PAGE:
You made it. The conditions were rough yet you still accomplished what seemed like an impossible climb out of your own dysfunction in your relationship.
You went through all the healing, growing, learning and evolving you could do, and may have even given your partner the ultimatum to shape up or ship out, so that your relationship had no choice but to shift into something new or fall apart completely.
You’ll never go back to the way it was. Is the relationship now “saved”?
That’s the real question. Think about why you got together in the first place. Are your needs still the same ones they were then?
When you first connect with someone you want to be closer to, you discover all the characteristics about them that compliment you. And you realize all the wonderful qualities that just feel right.
What’s not so obvious are the dysfunctions that are also complimentary. These are the qualities that start to reveal themselves later on in the relationship. For example, if you are kind and generous by nature, and they are needy and dependent by nature, everything is going to feel “right” at first, even though the relationship could be leading to codependency.
But what happens when one or both of you heal and grow out of your dysfunction? Will love will reveal itself to be true to either or both of you? Or will you come to a new realization of truth that what you thought was love was something else? Learning who you are after the healing is the hard part, because sometimes you find out there is no longer a compatibility.
This is a good thing in the sense that you are shifting out of dysfunction and into a healthier place for both of you. But of course, this new place leads to new thoughts and perceptions about your present and future situation. You could find yourself wondering if what you have is “real” and good as it once was. Or, was it all based on dependencies and dysfunctions that no longer exist? Or is one of you dependent while the other wants to be with someone who is independent?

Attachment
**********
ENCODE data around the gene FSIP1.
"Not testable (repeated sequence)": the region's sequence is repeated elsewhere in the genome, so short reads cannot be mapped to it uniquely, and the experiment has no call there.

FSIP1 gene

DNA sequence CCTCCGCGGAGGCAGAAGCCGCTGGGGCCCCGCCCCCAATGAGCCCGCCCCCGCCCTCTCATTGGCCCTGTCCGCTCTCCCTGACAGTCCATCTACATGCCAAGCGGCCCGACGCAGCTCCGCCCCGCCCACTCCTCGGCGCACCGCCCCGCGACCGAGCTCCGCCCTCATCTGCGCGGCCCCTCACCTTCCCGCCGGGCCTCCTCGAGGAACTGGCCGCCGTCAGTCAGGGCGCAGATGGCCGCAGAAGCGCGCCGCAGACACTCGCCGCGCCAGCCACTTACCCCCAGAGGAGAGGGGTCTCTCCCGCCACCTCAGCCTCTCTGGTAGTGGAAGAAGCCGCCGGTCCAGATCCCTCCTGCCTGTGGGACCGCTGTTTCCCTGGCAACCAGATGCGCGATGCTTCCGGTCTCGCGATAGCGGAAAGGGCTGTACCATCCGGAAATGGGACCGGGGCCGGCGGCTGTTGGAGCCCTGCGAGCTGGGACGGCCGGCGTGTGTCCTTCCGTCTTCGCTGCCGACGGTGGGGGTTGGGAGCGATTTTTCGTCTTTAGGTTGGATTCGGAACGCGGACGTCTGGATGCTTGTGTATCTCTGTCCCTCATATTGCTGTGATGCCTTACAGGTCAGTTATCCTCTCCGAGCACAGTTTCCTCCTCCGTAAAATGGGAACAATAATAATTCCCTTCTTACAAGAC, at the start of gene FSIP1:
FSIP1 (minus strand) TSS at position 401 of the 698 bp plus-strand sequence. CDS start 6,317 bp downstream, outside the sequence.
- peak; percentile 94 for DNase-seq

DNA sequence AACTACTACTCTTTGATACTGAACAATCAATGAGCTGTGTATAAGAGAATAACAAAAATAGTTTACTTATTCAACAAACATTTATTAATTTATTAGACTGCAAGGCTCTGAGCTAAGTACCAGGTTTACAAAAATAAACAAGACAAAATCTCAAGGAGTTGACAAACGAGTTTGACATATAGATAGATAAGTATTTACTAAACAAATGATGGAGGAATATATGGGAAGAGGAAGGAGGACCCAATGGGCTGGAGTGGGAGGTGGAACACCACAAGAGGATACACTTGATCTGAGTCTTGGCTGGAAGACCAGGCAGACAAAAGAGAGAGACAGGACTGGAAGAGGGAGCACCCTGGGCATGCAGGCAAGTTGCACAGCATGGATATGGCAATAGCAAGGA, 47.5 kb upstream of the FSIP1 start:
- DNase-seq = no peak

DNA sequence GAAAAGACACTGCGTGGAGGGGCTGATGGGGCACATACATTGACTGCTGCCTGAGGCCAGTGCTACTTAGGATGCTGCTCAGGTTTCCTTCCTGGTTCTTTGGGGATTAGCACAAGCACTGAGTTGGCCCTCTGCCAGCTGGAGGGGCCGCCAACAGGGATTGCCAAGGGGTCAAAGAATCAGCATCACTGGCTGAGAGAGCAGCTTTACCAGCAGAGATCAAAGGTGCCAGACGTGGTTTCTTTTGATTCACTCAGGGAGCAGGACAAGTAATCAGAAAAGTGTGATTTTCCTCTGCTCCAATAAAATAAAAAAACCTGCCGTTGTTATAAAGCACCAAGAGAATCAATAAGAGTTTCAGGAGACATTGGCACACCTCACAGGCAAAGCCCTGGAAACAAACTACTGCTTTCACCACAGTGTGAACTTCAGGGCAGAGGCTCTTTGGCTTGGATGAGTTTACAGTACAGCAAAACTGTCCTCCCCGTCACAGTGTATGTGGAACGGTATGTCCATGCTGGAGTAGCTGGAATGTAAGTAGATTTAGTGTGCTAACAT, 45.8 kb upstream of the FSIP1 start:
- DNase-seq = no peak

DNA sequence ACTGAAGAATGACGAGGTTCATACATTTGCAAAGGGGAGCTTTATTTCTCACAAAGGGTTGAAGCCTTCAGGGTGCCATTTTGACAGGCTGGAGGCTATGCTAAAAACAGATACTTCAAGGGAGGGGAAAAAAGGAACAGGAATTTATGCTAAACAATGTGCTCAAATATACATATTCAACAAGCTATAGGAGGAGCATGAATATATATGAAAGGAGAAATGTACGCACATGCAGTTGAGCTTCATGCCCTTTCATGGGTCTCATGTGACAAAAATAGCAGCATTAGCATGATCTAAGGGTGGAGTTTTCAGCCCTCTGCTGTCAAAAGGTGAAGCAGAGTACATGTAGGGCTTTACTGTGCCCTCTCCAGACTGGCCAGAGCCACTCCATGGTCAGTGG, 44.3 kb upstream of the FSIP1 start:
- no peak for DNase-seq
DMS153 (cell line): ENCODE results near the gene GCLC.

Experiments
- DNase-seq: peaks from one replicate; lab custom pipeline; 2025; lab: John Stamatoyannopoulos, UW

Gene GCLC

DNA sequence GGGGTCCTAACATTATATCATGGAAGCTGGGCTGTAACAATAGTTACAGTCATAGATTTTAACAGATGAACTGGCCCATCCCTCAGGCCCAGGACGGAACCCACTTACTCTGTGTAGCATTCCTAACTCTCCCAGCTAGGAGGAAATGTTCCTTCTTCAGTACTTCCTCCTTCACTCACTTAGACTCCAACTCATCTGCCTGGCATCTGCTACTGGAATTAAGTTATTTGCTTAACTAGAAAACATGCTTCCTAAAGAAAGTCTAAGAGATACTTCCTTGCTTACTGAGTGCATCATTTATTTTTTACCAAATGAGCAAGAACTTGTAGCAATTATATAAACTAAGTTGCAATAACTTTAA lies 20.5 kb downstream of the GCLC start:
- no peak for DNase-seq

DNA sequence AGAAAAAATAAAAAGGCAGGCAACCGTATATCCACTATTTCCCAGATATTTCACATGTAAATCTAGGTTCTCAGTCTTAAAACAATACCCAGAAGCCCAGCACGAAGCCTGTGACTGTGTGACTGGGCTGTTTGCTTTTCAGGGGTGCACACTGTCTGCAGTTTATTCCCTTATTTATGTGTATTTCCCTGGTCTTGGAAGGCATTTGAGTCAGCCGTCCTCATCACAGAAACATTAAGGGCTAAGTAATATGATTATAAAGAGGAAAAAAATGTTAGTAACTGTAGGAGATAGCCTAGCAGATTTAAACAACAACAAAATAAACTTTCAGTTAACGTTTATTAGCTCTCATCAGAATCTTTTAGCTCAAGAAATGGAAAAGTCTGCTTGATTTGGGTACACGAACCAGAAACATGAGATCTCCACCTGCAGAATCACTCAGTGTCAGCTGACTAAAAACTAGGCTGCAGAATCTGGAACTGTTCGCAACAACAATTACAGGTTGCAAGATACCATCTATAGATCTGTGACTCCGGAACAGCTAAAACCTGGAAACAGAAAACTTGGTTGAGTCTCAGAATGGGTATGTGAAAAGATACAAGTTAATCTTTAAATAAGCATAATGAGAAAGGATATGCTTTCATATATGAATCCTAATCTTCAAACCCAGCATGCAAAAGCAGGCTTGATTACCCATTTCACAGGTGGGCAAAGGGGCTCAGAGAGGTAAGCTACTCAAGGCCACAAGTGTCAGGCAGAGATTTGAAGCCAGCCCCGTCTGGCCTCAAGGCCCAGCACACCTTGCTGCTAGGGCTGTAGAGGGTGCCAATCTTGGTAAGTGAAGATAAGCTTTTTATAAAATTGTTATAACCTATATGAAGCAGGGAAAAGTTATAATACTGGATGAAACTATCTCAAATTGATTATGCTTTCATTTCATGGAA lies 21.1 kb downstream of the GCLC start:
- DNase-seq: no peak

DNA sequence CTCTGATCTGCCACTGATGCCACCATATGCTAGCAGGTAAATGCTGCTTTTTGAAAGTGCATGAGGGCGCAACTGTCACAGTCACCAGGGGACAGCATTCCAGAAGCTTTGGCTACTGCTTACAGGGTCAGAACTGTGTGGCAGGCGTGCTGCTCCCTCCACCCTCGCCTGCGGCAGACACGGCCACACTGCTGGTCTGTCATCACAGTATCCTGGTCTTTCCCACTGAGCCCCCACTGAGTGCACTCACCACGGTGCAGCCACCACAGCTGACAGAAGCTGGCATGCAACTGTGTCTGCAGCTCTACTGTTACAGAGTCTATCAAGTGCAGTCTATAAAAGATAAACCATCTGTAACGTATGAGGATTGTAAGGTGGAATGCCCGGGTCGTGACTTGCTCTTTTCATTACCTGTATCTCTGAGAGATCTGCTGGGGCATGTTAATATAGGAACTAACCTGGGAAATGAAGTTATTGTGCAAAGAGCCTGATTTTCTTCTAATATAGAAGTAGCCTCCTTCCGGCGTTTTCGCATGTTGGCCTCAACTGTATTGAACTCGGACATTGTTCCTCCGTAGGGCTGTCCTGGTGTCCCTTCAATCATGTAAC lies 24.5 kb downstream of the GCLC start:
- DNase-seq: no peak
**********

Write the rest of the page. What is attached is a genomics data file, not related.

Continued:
A lot of questions arise to incite reflection and introspection, which is how you come to a new place in your mind:
- Is the relationship better?
- Do you feel just as in love or more in love than ever?
- Have you grown out of love because you grew out of old wants and needs?
Don’t fall into the crab mentality where one of you wants to rise up and out of dysfunction but the other keeps pulling you back in. Crabs do this but people shouldn’t! The metaphor comes from the observation of crabs in a bucket. When you put a bunch of crabs in a bucket, each one of them on their own could easily climb out. But as one climbs out, another tries to climb out too using the first crab as a ladder. That second crab then pulls both of them back down, causing both of them to stay in the bucket. Every attempt at getting out of the bucket is thwarted by the other crabs.
A relationship built on the crab mentality is not a happy one. If you are unhappy more than you are happy in your relationship, and you feel like a crab that keeps getting dragged back into a bucket of dysfunction, it might be time to consider some harder realizations. It doesn’t mean your relationship is automatically doomed to succeed, it just means you might want to free yourself from it for a while so that you can experience it as something new, without some of the painful history that may have built up. Sometimes you have to get out of the relationship so that you can see it from another point of view.
Of course, if your relationship is built on the premise of helping each other out of the bucket, and you still have feelings for your partner, then maybe it’s not too late. Maybe you can continue along a path of healing and growth to get to a whole new level of bonding and support. After all, with the healing and growth that you’ve already done you might be able to go pretty far as two new people in the relationship.
But if you feel pulled down every time you try to lift yourself up, you may need a running start to get out of the bucket once and for all.